origami-cup-tutorial-55. This is a guideline fold to make it easier to tuck the flap into the cup so once you fold the first flap down, immediately unfold it back to its original position. (I used a more decorative origami paper with one printed side and a solid color side instead of the more typical colored on one side and plain white on the other.)

origami-cup-tutorial-66. It should look like this.

origami-cup-tutorial-77. Now you tuck the flap into the front pocket of the cup. This would be the left front section.

origami-cup-tutorial-88. Now fold the remaining flap forward and up again like the last one if you didn’t do them both at the same time and tuck it into the large opening to form the cup.

origami-cup-tutorial-99. That’s it! You’re done! Congratulations and thank you for visiting the Tinygami blog 🙂


DIY Origami Swan Tutorial

Just the other day I did something fun and new. I taught tiny humans how to fold paper and make origami models. There were two classes consisting of 10 preschoolers each. I hadn’t ever taught origami to anyone so young before so I wasn’t sure how things would go. I did a lot of research to look for simple, beginner level, origami model instructions that 4 and 5 year olds would be able to master in 15 minutes. LOL. I wanted two so that if they breezed through the first one we could try a second.


All I can say is they were ADORABLE! I don’t usually spend time around children this young, especially so many at one time, so it was a lot of fun. First of all, their little voices are so cute. They were happy, curious, and very creative. When I asked if anyone had any questions after showing them my work no one said anything. All of a sudden one little girl walked up to me and hugged me *melt*. SO SWEET!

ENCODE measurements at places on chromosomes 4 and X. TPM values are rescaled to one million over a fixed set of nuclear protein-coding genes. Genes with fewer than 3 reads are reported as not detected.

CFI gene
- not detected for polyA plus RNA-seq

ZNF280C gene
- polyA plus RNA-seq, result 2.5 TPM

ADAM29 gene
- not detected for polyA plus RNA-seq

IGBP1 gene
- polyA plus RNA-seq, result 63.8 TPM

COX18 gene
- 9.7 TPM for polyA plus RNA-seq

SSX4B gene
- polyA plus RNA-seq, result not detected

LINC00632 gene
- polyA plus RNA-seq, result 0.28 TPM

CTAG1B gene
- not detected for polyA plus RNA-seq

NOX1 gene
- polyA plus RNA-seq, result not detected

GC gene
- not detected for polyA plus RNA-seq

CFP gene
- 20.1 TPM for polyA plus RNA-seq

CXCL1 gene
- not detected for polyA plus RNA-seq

I laid out 6″ squares of origami paper for them and invited them to each choose two they liked. Fortunately there were plenty of grown ups on the field trip with the class so they were my impromptu assistants.

The kids really loved making the swan. I made this photo tutorial so that if they wanted to continue they would have a reference guide to fall back on.

You can try to if you want to just for fun. You can use any size and really, any kind of paper keeping in mind that thicker papers are harder to fold.

origami-swan-instructions-31. Begin with a square piece of paper. Here I’m using a 3″ square of origami paper.
2. Face front (printed) side of paper towards tabletop and fold in half at center to create a guideline fold.